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PATENT TROLLS: Major victory for Northeast community bankers

A group of New England community banks won a major victory against Automated Transactions LLC, a so-called patent troll that has been filing patent infringement lawsuits against dozens of individual banks, claiming that they infringe patents covering ATMs that not only carry out banking services but also perform retail transactions on the internet.

"Patent troll" generally is defined as a pejorative term used for a person or company that enforces its patents against one or more alleged infringers in a manner considered unduly aggressive or opportunistic.

In response to ongoing threats by Automated Transactions, a group of New England banks banded together in 2012 to form a defense group to resist what their attorney characterized as a "shakedown".

As patent litigator Bob Stier of Pierce Atwood LLC says, "None of these ATMs can be used to buy airline tickets or send flowers, so my clients don't need a license under the patents. But they're still threatened with expensive patent litigation if they don't pay. Unless they join together, it's very, very expensive to stand up for their rights. Of course, the troll knows this, and until now, it has managed to intimidate more than 140 banks into settling." ABA worked with Pierce Atwood on the case.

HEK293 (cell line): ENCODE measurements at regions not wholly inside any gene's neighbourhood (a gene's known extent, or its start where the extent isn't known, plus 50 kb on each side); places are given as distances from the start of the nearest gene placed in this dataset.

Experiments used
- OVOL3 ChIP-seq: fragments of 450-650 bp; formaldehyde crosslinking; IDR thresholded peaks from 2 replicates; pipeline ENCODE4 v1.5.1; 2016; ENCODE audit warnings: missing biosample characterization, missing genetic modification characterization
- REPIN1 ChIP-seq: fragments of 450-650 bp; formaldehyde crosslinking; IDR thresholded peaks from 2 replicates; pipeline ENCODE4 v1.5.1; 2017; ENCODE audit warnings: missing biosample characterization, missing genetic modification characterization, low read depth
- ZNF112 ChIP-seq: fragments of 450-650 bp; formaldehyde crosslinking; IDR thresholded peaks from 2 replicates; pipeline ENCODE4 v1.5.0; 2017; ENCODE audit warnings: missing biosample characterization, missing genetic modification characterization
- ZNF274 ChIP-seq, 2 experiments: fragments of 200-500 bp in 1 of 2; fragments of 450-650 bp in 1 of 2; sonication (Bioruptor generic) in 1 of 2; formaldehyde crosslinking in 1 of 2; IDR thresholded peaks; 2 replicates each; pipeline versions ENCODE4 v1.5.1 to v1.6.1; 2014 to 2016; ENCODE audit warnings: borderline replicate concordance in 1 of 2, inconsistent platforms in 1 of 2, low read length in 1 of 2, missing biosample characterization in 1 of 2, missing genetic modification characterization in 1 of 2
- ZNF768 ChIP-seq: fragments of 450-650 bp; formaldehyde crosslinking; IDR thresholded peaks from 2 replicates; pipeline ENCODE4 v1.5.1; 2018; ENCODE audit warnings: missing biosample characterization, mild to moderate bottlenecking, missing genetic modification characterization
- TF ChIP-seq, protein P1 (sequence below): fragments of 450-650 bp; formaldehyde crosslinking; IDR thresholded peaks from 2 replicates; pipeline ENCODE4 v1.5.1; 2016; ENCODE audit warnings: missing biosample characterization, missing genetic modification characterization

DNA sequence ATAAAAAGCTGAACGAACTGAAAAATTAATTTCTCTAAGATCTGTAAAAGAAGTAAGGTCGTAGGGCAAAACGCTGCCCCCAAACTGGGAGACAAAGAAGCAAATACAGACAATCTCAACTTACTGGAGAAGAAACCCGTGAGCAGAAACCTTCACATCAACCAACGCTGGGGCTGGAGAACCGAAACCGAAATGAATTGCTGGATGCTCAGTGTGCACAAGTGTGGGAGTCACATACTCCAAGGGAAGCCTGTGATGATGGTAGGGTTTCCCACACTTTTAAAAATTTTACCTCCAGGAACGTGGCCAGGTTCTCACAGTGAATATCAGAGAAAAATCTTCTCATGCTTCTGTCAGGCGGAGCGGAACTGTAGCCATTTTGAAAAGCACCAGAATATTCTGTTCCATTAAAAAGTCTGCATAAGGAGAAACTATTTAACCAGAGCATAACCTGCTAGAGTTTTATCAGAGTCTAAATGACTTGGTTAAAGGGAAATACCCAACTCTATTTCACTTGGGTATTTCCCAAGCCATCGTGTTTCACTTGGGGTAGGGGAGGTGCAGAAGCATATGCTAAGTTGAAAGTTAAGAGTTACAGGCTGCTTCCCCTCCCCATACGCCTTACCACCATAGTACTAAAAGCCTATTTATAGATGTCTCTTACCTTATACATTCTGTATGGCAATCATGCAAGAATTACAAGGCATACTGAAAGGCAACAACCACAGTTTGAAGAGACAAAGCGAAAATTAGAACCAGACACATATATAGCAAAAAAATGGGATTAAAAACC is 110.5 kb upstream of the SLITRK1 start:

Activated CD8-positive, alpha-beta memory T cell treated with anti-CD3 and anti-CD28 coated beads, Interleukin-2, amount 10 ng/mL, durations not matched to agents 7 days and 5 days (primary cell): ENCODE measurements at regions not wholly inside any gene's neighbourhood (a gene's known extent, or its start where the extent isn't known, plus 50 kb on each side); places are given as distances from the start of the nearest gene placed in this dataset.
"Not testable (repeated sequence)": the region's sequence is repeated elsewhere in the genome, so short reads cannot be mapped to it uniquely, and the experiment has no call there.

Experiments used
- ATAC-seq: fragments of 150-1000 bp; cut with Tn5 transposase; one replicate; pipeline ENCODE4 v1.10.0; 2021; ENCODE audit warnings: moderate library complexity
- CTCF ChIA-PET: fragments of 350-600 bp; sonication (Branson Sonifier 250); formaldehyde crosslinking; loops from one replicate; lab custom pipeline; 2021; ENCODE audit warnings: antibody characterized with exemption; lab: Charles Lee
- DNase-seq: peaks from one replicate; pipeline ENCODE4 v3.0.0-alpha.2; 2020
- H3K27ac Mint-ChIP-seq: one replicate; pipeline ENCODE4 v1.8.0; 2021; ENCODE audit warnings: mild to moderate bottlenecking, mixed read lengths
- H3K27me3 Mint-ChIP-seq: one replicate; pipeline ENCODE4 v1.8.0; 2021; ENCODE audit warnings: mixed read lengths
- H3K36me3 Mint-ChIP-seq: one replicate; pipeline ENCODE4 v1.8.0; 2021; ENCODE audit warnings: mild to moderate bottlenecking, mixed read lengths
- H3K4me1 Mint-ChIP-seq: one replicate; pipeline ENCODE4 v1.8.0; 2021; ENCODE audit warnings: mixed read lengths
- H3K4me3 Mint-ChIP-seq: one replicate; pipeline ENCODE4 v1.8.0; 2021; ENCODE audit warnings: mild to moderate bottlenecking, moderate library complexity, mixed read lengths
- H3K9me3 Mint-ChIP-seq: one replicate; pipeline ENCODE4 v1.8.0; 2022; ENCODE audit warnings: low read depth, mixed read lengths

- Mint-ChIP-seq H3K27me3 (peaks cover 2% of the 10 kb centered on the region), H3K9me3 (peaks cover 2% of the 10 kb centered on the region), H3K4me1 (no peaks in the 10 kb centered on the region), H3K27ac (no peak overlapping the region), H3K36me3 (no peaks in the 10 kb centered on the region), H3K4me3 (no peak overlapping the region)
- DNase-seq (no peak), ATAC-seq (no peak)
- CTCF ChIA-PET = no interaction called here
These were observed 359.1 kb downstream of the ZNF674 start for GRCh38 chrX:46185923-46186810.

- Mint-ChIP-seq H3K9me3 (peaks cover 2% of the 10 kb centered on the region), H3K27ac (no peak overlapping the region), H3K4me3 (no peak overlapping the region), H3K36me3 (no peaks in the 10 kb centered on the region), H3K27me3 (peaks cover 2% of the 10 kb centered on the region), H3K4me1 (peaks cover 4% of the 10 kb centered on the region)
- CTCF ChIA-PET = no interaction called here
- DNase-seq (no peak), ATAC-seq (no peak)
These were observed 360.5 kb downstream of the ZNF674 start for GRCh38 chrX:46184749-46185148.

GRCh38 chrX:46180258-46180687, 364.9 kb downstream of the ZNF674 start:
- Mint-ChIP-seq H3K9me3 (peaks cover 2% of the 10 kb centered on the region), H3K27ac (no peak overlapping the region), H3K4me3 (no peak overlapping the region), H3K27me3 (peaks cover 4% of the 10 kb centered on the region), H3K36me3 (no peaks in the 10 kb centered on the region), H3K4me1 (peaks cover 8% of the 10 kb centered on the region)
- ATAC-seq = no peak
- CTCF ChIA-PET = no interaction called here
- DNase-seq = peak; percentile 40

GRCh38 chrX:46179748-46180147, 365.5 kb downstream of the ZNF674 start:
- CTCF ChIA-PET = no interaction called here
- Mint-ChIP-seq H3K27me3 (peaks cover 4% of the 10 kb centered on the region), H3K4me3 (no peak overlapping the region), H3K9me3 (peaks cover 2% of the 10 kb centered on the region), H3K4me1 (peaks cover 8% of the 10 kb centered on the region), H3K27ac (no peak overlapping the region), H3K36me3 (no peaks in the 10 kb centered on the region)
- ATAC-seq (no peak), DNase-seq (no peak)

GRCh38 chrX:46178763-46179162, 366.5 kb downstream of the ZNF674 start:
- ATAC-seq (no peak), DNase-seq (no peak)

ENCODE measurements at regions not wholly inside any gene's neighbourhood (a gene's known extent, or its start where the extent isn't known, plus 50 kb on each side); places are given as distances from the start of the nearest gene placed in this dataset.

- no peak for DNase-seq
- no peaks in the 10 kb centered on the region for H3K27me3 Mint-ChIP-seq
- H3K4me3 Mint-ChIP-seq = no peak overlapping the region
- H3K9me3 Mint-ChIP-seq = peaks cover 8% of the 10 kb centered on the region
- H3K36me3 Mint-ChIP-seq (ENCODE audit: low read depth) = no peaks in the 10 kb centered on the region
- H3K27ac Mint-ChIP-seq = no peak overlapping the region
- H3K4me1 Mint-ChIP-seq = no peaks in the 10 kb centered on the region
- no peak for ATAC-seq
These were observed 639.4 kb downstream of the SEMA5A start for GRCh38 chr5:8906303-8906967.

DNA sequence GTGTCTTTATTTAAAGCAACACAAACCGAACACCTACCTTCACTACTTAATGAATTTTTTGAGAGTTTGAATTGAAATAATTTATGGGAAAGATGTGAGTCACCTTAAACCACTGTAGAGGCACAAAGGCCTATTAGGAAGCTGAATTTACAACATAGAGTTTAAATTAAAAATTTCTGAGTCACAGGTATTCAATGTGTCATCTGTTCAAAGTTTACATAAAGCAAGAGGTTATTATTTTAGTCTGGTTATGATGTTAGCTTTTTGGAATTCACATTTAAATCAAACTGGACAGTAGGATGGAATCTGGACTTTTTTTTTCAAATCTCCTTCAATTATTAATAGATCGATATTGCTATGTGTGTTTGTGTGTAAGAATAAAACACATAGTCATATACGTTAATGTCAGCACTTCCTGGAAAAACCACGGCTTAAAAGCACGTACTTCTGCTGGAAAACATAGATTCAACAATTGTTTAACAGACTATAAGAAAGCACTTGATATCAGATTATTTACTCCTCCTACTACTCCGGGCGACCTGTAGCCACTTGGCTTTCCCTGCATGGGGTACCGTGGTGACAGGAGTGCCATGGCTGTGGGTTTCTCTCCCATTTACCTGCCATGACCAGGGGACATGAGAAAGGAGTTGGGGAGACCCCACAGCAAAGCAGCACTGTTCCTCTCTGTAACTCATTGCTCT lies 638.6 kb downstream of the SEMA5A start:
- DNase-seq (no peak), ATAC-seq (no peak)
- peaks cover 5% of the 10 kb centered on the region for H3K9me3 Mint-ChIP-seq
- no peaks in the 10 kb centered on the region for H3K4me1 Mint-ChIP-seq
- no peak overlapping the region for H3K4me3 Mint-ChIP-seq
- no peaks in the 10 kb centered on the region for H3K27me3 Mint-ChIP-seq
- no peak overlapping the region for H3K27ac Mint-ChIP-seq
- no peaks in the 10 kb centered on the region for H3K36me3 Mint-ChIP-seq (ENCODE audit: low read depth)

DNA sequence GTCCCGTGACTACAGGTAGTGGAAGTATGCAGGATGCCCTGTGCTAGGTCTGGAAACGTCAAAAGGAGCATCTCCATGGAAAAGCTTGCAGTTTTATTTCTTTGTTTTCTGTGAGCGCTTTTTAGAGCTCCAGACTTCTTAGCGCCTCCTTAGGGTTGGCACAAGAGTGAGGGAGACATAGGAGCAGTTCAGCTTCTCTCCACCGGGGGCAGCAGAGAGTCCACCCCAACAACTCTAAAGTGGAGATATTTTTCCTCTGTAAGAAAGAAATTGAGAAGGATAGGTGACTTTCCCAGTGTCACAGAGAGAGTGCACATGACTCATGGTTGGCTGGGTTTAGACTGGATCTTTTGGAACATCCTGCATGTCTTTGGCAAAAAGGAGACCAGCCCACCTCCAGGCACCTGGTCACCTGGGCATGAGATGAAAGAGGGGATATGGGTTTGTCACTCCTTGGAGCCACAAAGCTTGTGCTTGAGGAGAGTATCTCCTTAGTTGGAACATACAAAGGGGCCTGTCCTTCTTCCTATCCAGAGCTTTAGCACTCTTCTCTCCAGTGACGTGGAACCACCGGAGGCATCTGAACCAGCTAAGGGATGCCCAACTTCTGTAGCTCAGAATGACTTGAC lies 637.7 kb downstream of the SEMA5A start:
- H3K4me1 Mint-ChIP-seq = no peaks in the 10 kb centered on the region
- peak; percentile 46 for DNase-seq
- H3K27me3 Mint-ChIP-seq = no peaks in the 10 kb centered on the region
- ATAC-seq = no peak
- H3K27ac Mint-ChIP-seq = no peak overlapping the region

The situation changed recently when the Judicial Panel on Multidistrict Litigation, a special federal tribunal that oversees related lawsuits pending in different federal courts, granted a motion by community banks in Vermont, New Hampshire, and Massachusetts to consolidate their patent lawsuits with related cases already pending in Delaware. "This is a huge win for my clients," says Stier. "So long as the troll could divide and conquer, banks were at a disadvantage. Today's ruling is a game-changer because it unites the banks against their common enemy."

The lawsuits will now be heard by U.S. District Judge Sue Robinson, a Delaware jurist experienced with patent cases, who previously invalidated one of Automated Transactions' basic patents. Stier noted there are potentially 28 cases pending in ten judicial districts that will be affected by the ruling.

Commonly, such a plaintiff asks for a few thousand dollars in settlement, or much less than what it would cost the bank to litigate. By banding together as this group of New England bankers have-as well as others in other parts of the country-the banks as an industry can effectively rebuff such specious claims.

"Since community banks are now targets, it would be great if more [law] firms crafted solutions that allow community banks to band together," says Lauren Bowers, senior vice president and senior counsel, ABA.


[This article was posted on April 3, 2013, on the website of ABA Banking Journal, www.bankingexchange.com, and is copyright 2013 by the American Bankers Association.]  

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